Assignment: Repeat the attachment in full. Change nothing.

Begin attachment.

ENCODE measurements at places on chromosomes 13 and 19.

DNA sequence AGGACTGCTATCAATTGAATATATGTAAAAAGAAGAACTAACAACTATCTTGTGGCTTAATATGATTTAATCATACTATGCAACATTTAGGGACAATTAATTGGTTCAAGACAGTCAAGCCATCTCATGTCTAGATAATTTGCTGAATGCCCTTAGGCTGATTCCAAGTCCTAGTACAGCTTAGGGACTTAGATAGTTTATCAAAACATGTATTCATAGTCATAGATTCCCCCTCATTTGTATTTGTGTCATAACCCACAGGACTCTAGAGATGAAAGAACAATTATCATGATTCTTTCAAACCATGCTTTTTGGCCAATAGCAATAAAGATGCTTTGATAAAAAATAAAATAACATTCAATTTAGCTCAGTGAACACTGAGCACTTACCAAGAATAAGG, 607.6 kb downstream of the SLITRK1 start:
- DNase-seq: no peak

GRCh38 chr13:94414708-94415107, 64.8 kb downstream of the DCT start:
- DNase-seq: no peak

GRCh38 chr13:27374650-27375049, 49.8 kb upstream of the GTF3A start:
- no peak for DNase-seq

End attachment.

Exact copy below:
ENCODE measurements at places on chromosomes 13 and 19.

DNA sequence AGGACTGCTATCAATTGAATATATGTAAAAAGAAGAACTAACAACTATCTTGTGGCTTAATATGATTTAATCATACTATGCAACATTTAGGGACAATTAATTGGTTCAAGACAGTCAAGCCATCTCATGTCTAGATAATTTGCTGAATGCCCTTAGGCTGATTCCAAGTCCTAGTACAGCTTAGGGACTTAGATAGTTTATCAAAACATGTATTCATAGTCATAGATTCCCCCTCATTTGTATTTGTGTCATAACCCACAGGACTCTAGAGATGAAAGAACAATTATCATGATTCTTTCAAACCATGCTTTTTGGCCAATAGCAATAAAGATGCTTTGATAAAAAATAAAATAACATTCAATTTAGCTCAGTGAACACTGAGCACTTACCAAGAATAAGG, 607.6 kb downstream of the SLITRK1 start:
- DNase-seq: no peak

GRCh38 chr13:94414708-94415107, 64.8 kb downstream of the DCT start:
- DNase-seq: no peak

GRCh38 chr13:27374650-27375049, 49.8 kb upstream of the GTF3A start:
- no peak for DNase-seq